Ropecon 2009 is over. I worked on the convention for some seven months, and for the last two weeks or so, it consumed most of my waking hours. It’s been quite a bit of work – and my job is probably the easiest in the Conitea.
Though the con was held from Friday to Sunday, it started for me a week previously, with an eight-hour session of scheduling all the RPG sessions and posting them online. Then there were a few badge-making events where we made the convention badges for the 600 or so con workers, program organisers and game masters, plus a few funny ones for sale.
I spent Wednesday in Tallinn with the guest of honour team and our guest of honour Suzi Yee and her husband Joseph Browning, of Expeditious Retreat Press. I got on the trip because a member of the team suffered a sudden attack of gainful employment and could not attend. The trip included hitting a booze store in the harbour. I rarely go to Tallinn, so I’d never seen it before, and it was a bit of a culture shock even to me. It was this huge warehouse filled entirely with cheap alcohol, apparently catering mostly to Finns.
I think I now understand what white guilt feels like (since Finland never colonised anyone and indeed, was a target of Swedish crusades, I never bothered with that particular bit of Western self-flagellation). We’ve turned Estonia into a colonial possession.
We ate at Olde Hansa, a medieval-themed restaurant in Tallinn’s old city, housed in a building from somewhere around the 13th century. If you’re ever in Tallinn, you owe it to yourself to check it out. It’s fairly expensive, but it’s well worth it. We feasted like kings.
The Tallinn trip was a good way to relax before the con. All my stress just melted away, and I slept well for the first time in two weeks. On Thursday, at the pre-con party, I was all ready to get the con started. I was ready, my paperwork was in order and I could take whatever the con could throw at me.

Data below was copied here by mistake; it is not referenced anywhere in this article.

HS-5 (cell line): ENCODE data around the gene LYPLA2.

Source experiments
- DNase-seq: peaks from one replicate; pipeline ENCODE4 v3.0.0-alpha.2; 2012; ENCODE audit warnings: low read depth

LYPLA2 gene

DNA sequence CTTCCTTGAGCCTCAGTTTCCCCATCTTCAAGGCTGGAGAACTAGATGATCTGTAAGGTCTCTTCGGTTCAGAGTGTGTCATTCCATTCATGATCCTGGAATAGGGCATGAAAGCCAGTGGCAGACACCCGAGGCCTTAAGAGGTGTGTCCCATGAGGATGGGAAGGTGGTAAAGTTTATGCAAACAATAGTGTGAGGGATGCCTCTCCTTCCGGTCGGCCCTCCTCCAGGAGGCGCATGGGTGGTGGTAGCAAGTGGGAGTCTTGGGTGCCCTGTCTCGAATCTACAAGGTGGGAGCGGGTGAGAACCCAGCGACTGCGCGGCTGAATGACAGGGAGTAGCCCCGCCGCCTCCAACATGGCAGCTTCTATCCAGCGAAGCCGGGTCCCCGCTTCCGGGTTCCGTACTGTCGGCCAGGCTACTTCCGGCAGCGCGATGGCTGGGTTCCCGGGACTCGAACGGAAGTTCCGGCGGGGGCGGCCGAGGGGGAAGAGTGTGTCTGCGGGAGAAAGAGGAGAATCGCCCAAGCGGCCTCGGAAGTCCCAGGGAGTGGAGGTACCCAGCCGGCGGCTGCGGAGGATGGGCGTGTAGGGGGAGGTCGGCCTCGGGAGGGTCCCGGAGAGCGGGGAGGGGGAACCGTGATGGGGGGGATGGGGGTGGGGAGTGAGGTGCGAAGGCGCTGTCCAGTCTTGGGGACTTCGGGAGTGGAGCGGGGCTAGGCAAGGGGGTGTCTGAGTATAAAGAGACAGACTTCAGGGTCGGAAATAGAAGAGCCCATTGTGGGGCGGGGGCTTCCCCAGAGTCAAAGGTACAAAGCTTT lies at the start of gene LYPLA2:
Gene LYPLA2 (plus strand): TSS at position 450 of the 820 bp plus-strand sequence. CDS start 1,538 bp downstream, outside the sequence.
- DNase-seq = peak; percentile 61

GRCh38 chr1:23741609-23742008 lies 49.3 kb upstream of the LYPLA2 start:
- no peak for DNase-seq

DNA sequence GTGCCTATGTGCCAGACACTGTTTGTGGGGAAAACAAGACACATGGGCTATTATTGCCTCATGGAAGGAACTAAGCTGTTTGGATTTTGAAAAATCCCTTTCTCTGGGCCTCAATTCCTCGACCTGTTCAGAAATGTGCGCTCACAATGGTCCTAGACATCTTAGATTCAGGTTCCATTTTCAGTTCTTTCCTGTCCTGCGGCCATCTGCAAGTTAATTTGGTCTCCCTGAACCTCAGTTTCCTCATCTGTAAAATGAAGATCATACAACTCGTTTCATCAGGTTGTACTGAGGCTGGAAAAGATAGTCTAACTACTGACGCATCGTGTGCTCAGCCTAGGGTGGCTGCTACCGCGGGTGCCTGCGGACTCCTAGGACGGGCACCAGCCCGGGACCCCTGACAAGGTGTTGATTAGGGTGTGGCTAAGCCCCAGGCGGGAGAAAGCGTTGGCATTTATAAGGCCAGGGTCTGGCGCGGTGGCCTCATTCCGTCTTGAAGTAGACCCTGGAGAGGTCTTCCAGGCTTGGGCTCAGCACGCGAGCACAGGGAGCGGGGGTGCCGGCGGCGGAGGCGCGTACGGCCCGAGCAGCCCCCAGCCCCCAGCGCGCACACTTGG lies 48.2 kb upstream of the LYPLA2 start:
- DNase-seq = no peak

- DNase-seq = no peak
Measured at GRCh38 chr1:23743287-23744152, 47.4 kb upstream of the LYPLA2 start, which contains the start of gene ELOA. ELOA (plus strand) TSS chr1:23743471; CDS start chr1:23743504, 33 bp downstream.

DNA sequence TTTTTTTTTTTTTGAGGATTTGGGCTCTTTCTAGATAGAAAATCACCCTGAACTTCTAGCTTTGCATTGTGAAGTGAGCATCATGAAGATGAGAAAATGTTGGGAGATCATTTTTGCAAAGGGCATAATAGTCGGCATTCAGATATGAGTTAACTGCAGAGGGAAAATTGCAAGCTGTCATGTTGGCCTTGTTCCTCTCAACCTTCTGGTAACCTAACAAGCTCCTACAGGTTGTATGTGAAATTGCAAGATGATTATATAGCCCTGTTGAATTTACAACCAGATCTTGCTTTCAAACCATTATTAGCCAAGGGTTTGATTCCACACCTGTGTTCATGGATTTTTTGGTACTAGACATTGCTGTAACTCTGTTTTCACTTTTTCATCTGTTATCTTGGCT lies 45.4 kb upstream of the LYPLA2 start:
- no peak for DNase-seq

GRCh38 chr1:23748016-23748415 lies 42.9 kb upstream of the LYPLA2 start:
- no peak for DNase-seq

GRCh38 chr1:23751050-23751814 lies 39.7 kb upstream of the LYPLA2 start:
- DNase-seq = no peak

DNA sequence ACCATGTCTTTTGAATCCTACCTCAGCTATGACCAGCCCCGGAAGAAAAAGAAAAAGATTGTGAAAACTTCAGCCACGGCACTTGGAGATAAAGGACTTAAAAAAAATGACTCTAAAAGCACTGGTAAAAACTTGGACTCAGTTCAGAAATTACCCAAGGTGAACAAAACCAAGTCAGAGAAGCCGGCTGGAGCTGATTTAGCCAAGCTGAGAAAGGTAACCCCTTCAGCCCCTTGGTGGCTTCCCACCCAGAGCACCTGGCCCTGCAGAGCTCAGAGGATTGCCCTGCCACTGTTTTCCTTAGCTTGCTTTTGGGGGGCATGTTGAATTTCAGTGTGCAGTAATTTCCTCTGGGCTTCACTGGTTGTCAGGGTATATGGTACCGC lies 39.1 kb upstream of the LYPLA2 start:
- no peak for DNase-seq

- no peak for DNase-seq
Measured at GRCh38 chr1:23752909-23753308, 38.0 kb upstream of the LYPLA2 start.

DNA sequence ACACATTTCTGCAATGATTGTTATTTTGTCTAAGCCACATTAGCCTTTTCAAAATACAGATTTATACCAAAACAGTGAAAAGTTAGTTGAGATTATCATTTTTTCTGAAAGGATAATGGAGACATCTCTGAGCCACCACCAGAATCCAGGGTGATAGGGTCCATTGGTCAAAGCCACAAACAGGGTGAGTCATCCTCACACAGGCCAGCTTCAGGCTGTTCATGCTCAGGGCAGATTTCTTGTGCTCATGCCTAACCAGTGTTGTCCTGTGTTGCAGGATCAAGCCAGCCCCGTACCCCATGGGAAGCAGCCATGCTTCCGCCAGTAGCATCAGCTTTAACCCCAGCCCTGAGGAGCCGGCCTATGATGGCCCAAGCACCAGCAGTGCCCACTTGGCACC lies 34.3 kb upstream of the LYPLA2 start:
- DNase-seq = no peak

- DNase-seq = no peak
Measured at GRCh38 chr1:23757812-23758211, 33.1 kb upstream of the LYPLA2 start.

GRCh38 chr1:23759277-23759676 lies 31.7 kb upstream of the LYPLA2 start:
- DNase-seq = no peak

And, you know, when the con finally started on Friday, I pretty much did. There were a couple of things that went pear-shaped, but with my team we averted all major crises, fixed most minor ones and generally managed to keep the game masters happy. There were no loose ends after the con and only a few last-minute cancellations. We managed to find tables for all impromptu game masters and new games.
While it wasn’t perfect, it was good. Next year, I can make it better. Unfortunately, I had no time to play or run any games myself and only got to see one presentation. It was Joonas Katko’s presentation about historical assassinations, which was entertaining and informative.
Overall, we had 61 GMs running about 150 games, plus the offerings of the demo game room. We’ll see if we can up those numbers next year.
There were a lot of new Finnish RPG releases at the convention. Strangely, while the amount of games run at the con has declined steadily over the years, new RPGs are released at an increasing pace. This time, we got the Praedor supplement Efemeros 2: Ryövärien maa (The Land of Bandits), Ironspine’s E.N.O.C. – Operaatio Eisenberg, a translation of the Norwegian surrealist RPG Itran kaupunki (The City of Itra), and Juhana Pettersson’s penguin RPG Ikuisuuden laakso (The Valley of Eternity), and the card-based pirate RPG Hounds of the Sea from Myrrysmiehet.
I haven’t yet had much time to familiarise myself with most of them, but thus far, I can give some tentative review scores:
- Efemeros #2: Ryövärien maa: *****
- Ikuisuuden laakso: ****
- E.N.O.C. – Operaatio Eisenberg: ***
- Itran kaupunki: Fish
Though the con has closed its doors, Dipoli has been cleaned up, the logistics team has stored away all the water guns and the printers and the signposts, the GoH dinner has been eaten and even the hangovers from the post-con party have come and gone, the con is not yet over for me. While I’ve dealt with most of my post-con workload, such as the mailing of prizes to some contest winners who were not present at the awards ceremonies, there’s still a lot of feedback to wade through, and then write up a detailed account of how this all really works and what needs improvement. It’s been an incredibly rewarding process and I will gladly sacrifice my free time and regular meals for Ropecon in 2010 as well.
Maybe I can return to a semblance of update schedule on this blog, too.